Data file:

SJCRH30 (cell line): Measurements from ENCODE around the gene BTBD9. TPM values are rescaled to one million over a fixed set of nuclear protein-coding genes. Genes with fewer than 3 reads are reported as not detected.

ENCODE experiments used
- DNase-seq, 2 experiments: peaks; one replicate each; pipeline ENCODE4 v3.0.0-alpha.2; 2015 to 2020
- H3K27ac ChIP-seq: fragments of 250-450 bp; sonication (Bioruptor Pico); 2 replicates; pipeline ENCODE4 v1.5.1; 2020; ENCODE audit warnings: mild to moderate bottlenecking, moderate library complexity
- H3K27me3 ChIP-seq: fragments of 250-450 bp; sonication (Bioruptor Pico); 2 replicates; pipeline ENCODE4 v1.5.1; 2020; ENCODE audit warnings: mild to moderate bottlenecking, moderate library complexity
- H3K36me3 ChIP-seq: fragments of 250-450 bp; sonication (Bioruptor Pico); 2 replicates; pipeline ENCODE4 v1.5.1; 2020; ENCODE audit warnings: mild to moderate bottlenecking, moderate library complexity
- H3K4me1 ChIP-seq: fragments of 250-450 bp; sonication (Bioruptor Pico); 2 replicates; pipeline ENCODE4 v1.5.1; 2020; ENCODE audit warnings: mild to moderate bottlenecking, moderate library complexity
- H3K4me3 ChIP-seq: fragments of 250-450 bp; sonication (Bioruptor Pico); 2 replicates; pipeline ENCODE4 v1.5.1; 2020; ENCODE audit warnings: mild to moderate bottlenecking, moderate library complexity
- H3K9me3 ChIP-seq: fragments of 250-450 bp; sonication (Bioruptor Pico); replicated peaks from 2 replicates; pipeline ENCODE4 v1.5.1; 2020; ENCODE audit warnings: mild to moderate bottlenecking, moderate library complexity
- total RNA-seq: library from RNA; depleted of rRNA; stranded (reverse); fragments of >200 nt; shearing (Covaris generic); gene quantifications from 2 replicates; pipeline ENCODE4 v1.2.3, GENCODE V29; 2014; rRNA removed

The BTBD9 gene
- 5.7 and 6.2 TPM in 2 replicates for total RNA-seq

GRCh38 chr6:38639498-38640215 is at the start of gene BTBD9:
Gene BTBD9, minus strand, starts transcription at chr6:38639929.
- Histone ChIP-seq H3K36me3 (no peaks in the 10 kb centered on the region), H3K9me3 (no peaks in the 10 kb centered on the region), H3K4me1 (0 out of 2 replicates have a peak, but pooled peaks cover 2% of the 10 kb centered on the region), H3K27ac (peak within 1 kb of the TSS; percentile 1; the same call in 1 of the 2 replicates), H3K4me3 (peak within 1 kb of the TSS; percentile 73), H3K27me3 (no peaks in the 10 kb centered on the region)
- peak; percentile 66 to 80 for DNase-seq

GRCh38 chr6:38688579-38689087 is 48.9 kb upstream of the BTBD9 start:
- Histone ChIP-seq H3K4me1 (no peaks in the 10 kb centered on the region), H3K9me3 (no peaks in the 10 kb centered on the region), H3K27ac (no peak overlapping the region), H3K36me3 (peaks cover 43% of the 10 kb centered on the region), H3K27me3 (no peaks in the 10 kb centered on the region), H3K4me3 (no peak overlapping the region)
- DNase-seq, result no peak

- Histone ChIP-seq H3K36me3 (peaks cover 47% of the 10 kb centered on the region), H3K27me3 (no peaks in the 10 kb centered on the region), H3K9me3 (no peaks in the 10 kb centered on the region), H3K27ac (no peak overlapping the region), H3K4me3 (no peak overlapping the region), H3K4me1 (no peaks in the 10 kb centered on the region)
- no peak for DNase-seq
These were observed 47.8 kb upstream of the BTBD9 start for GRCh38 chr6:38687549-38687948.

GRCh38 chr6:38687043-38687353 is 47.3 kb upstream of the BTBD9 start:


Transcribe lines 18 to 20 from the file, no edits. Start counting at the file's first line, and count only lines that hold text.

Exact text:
- Histone ChIP-seq H3K4me1 (no peaks in the 10 kb centered on the region), H3K9me3 (no peaks in the 10 kb centered on the region), H3K27ac (no peak overlapping the region), H3K36me3 (peaks cover 43% of the 10 kb centered on the region), H3K27me3 (no peaks in the 10 kb centered on the region), H3K4me3 (no peak overlapping the region)
- DNase-seq, result no peak

- Histone ChIP-seq H3K36me3 (peaks cover 47% of the 10 kb centered on the region), H3K27me3 (no peaks in the 10 kb centered on the region), H3K9me3 (no peaks in the 10 kb centered on the region), H3K27ac (no peak overlapping the region), H3K4me3 (no peak overlapping the region), H3K4me1 (no peaks in the 10 kb centered on the region)